The VoIP Alliance proposes the creation of an easily recognised qualification which all members would be required to meet. Upon seeing that a VoIP provider has the qualification or seal, the consumer could be confident that certain standards of support, disclosure, and quality are met.
Some of the more pressing concerns of customers include:
- Quality issues
- Clarity around whom the customer is actually dealing with and how they can be contacted
- VoIP equipment interoperability
- Technical support levels
- Misleading, incomplete or false advertising
- Levels of security
- A clear route to complaint resolution and escalation
- Guaranteed access to emergency services
To ensure that VoIP Alliance members stick to these standards, the Alliance will actively promote the standard to end users as being the primary criterion for the selection of a VoIP provider. Consumers will be advised to avoid providers who do not have the seal.
If a member fails to meet the standard then the Alliance's seal of approval is withdrawn until it can be proven that they have lifted their game.
Promoting the Voice-over IP industry in Australia
Much work has been done to promote the value of voice-over IP in Australia. However, more can be done.
As highlighted by SETEL, a small business and telecommunications advocacy group, a lack of consumer safeguards, the unexpected complexities of VoIP and poor customer service are becoming issues for end users and a deterrent to the adoption of VoIP across the country.
In its own research, the industry group is finding that unrealistic expectations have been set in the consumer space with residential users discovering that VoIP products are not always a simple 'plug and play' system.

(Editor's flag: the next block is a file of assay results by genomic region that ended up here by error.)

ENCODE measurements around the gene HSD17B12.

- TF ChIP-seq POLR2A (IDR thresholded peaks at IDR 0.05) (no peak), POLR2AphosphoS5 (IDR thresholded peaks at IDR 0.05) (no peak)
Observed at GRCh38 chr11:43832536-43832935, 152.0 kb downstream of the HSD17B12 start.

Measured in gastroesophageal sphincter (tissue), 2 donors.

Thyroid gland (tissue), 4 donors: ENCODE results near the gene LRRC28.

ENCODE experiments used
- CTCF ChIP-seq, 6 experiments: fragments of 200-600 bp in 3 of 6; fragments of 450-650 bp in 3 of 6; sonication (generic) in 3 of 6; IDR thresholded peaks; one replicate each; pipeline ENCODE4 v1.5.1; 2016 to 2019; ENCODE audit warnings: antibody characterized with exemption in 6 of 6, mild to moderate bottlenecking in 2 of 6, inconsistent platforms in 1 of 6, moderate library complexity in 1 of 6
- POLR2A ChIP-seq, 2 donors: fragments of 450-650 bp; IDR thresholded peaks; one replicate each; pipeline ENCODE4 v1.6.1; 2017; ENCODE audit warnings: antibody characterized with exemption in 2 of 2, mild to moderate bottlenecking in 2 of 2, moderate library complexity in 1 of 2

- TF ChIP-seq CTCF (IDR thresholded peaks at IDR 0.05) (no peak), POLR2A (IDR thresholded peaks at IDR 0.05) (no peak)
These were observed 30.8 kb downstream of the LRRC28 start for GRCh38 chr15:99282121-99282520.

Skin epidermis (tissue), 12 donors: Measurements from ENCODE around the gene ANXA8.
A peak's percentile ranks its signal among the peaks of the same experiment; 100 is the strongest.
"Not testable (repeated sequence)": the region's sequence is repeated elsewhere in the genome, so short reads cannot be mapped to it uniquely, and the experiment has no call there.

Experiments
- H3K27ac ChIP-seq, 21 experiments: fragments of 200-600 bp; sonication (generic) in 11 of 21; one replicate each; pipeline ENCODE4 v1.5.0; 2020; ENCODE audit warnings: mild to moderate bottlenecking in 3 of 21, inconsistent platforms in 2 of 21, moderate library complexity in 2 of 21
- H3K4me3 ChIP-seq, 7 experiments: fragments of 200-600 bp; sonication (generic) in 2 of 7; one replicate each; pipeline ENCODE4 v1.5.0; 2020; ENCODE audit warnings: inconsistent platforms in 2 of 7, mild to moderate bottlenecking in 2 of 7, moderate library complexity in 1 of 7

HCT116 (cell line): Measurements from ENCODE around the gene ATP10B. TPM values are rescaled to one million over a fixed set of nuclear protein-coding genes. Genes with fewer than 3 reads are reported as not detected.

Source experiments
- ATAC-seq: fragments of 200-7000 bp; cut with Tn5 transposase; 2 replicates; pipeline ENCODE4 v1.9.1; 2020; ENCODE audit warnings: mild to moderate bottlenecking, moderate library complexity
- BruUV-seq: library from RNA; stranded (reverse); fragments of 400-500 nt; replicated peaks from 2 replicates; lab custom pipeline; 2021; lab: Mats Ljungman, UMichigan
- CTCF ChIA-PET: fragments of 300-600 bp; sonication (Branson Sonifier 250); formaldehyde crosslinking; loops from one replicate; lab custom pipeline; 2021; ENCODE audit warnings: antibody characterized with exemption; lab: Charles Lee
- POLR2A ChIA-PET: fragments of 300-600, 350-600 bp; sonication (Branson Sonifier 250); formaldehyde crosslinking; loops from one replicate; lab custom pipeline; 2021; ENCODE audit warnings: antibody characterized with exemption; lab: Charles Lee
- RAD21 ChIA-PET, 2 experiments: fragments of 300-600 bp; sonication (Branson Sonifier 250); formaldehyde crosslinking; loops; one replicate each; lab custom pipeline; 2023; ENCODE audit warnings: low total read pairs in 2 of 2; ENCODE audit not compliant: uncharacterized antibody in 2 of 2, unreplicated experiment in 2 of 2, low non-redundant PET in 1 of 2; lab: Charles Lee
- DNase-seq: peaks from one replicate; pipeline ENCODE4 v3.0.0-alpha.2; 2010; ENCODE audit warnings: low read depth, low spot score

Lacking on-hand IT staff, small businesses are also struggling with the resolution of VoIP-related technical problems when they arise.
Business and residential users also feel that the VoIP industry lacks reliable public measures for the performance of service providers.
As such, the Telecommunications Industry Ombudsman (TIO) has since December called for new VoIP laws to protect consumer rights. These laws would impose on VoIP providers the requirement to provide customer services and to fix faults within minimum timeframes.
Clearly, there is a need for a voice representative of VoIP providers to address issues such as these before they bring the VoIP industry into disrepute and over-regulation.
The presence of an industry seal of approval will also go a long way to addressing education, awareness and protection of end users as well as promoting the VoIP industry as being responsible.
Over the years Communications Alliance has done a great deal of fine work across all of its many, many interests. We believe that the VoIP Alliance will enhance and complement that activity by further educating Australians on the benefits of VoIP, assisting with the essential enforcement of regulations to protect the consumer and ultimately driving the industry forward.